Why are non-sellable items not identified and disposed of rapidly? These answers are many and varied. I’ve included three. (Feel free to include other roadblocks in the comments.)
A quick answer is insufficient staffing to keep up with donation flows. While this answer may be correct, at least in part, it does not have to be the reality for most stores. The allocation of staffing (man hours) is a decision that all thrift store managers make. When these assets are not allocated to quickly eliminate trash, it is because the cost of this decision is not fully understood. If the true cost of holding trash was understood, then allowing this practice to continue would not be acceptable.
One of the less admitted reasons for failing to dispose of trash is the disposal cost. The cost of trash disposal varies from market to market but it typically represents an expense line item that surprises most accounting experts not familiar with thrift. While the tendency is to minimize expenses, this expense, if it is too low as a percentage of sales, can suggest a problem. Again, counter intuitively, hanging on to donated goods that need to be disposed of is costly decision.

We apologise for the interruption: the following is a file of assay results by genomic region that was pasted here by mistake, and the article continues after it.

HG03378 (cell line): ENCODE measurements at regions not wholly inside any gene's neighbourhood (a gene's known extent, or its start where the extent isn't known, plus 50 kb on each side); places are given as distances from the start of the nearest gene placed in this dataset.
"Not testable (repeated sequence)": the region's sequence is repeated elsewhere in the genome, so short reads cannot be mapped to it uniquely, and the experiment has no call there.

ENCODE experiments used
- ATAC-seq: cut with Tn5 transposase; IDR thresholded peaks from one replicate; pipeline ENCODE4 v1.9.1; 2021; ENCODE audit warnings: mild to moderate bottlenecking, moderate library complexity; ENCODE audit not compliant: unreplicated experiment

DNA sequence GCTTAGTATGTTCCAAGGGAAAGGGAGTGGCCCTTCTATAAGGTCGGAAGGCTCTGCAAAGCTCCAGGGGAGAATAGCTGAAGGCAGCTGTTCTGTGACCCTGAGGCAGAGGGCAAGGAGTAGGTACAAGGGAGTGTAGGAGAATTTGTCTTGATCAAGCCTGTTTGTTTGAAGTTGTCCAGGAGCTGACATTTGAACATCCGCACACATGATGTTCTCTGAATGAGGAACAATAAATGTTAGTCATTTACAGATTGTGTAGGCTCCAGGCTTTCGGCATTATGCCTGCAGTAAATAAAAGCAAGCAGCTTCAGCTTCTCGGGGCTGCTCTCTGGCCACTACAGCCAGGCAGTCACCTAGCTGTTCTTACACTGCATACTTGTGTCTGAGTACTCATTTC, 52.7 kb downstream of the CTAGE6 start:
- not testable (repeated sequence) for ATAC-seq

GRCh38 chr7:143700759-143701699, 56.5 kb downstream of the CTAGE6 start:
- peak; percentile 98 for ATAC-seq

Another reason for not disposing of goods with no or low value is in the faulty thinking of assigning value where none exists. This practice is associated with hoarders. Unfortunately, it can make its way into a thrift operation if the wrong people are making decisions on what has value and what does not. These decisions can be spiritualized under the label of “good stewardship” but the decision to rid the pipeline of no or low value goods quickly will always produce maximum value for the organization.
In the last post of this series, we’ll begin quantifying the cost when we allow these roadblocks to remain in our thrift operations. And, it’s more than you think it is.